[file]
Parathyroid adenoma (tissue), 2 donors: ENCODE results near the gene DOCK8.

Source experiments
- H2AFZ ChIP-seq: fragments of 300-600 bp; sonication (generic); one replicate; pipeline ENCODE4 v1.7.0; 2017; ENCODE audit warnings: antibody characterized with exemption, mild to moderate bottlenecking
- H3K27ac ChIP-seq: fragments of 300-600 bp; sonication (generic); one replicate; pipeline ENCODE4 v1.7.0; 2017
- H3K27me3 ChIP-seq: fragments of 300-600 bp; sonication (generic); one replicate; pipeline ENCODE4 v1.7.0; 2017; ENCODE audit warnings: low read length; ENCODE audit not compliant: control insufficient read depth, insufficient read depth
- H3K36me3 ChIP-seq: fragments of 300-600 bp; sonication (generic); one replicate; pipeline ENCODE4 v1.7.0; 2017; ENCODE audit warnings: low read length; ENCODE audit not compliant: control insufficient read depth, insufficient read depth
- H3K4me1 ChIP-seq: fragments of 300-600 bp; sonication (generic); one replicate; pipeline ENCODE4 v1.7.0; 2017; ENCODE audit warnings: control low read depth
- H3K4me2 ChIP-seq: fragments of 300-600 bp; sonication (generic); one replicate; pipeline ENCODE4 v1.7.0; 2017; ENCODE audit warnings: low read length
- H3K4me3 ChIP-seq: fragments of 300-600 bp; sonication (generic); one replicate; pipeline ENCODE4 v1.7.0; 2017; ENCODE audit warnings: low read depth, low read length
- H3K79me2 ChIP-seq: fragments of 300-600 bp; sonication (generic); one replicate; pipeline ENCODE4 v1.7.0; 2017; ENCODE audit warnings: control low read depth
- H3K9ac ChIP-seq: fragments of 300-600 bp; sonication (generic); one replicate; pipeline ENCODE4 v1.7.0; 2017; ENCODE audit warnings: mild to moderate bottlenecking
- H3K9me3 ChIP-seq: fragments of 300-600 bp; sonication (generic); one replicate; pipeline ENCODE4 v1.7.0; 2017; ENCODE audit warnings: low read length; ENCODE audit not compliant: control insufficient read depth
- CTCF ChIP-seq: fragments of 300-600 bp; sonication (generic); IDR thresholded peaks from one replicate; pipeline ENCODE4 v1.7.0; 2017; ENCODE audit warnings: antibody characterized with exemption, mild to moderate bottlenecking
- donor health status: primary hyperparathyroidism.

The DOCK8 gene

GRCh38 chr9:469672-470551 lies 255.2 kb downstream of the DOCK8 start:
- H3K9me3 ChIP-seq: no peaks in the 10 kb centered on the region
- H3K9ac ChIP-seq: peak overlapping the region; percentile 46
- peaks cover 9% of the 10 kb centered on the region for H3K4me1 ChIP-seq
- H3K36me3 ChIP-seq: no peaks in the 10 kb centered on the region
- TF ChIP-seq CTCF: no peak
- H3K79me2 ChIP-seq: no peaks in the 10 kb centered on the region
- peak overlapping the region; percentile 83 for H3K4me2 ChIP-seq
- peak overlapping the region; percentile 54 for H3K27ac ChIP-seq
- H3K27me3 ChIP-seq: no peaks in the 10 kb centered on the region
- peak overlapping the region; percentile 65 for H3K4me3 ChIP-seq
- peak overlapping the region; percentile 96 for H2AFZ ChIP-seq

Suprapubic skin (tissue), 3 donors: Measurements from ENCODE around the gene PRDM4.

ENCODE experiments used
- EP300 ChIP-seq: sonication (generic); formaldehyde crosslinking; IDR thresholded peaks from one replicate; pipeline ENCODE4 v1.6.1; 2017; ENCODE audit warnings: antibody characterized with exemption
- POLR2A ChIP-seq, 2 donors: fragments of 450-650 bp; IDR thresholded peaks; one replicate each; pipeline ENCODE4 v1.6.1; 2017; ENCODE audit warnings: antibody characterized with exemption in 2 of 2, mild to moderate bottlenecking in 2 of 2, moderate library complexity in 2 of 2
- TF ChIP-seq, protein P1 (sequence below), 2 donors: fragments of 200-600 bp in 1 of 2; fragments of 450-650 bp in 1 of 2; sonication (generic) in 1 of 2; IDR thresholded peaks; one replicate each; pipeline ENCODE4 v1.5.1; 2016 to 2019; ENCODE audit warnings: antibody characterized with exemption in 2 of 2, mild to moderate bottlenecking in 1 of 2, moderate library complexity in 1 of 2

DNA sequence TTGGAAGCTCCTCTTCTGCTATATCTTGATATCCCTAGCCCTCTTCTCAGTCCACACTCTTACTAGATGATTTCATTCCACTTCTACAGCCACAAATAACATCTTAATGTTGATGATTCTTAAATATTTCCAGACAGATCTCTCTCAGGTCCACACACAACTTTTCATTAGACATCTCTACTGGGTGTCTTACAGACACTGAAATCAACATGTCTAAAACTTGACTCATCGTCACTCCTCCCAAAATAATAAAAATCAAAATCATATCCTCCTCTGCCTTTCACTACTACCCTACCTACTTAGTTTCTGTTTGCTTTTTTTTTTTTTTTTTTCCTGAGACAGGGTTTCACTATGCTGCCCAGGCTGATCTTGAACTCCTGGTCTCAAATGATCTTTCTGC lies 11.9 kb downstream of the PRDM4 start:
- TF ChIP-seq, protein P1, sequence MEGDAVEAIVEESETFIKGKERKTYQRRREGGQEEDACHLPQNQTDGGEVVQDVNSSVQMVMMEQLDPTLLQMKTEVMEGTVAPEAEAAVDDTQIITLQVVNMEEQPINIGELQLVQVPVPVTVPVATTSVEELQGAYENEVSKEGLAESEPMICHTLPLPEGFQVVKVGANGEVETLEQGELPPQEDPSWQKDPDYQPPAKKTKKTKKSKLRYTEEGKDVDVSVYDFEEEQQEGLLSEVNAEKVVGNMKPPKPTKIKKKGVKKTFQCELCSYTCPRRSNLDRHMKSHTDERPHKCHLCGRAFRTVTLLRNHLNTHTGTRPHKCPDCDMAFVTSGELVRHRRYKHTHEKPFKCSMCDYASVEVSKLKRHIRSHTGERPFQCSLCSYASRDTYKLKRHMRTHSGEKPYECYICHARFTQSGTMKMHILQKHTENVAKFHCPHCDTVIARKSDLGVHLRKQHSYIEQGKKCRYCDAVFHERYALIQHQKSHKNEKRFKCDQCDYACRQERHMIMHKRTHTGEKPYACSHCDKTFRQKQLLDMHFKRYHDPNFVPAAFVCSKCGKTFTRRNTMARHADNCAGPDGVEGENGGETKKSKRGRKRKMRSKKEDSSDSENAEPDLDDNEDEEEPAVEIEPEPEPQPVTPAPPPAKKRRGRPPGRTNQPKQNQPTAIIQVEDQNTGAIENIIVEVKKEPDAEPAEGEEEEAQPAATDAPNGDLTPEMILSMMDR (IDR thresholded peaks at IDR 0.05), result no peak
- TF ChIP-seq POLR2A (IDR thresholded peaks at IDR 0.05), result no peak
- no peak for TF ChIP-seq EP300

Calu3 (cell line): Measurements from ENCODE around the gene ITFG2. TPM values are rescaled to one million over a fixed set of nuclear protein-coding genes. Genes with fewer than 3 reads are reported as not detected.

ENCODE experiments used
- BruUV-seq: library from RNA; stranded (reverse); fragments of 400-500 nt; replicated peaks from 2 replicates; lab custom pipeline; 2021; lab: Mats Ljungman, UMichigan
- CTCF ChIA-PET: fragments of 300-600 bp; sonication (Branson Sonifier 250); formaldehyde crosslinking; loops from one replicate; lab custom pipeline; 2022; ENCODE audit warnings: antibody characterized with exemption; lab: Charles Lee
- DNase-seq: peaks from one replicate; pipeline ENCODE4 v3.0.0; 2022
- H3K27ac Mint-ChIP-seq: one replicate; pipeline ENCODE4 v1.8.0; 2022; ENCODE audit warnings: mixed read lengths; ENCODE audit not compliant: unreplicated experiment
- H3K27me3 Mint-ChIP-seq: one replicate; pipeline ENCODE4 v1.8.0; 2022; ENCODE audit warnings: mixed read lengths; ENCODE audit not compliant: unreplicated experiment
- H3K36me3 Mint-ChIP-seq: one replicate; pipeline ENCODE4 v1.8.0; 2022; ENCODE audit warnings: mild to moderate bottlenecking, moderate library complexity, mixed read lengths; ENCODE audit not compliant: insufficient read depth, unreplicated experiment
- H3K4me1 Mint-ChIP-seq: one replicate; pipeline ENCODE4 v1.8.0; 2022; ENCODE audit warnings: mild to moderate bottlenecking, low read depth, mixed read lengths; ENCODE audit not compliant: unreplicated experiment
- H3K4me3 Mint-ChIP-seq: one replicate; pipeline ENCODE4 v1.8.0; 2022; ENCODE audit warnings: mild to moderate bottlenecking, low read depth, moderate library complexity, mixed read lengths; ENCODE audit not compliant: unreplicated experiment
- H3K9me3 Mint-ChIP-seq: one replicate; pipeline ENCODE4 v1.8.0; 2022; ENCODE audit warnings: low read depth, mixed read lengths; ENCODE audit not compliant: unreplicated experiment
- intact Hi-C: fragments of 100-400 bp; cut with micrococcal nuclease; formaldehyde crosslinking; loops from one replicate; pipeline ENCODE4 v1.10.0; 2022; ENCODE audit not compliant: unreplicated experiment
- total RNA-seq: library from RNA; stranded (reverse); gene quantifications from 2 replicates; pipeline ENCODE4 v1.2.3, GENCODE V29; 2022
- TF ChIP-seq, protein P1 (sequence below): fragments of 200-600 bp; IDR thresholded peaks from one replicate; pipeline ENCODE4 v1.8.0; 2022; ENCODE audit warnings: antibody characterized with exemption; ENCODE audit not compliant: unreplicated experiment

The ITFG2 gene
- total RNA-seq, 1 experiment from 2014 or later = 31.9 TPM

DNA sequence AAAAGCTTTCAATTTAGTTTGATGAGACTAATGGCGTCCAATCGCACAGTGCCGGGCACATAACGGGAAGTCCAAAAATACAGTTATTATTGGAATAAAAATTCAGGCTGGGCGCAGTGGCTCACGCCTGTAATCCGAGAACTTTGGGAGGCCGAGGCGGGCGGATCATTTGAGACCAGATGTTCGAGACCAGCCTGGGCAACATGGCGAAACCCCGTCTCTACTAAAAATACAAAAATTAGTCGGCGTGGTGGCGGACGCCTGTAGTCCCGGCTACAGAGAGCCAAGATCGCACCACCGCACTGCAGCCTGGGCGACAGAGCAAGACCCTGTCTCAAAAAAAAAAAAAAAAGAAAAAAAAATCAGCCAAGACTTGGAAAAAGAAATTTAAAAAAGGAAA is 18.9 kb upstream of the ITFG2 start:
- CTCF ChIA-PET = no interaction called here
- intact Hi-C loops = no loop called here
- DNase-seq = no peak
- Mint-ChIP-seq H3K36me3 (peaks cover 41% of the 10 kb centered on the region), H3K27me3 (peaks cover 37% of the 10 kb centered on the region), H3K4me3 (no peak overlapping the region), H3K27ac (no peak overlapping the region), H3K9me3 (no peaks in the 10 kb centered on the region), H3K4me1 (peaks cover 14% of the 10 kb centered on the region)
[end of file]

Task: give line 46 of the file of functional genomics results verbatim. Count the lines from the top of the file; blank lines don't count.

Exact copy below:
- H3K4me3 Mint-ChIP-seq: one replicate; pipeline ENCODE4 v1.8.0; 2022; ENCODE audit warnings: mild to moderate bottlenecking, low read depth, moderate library complexity, mixed read lengths; ENCODE audit not compliant: unreplicated experiment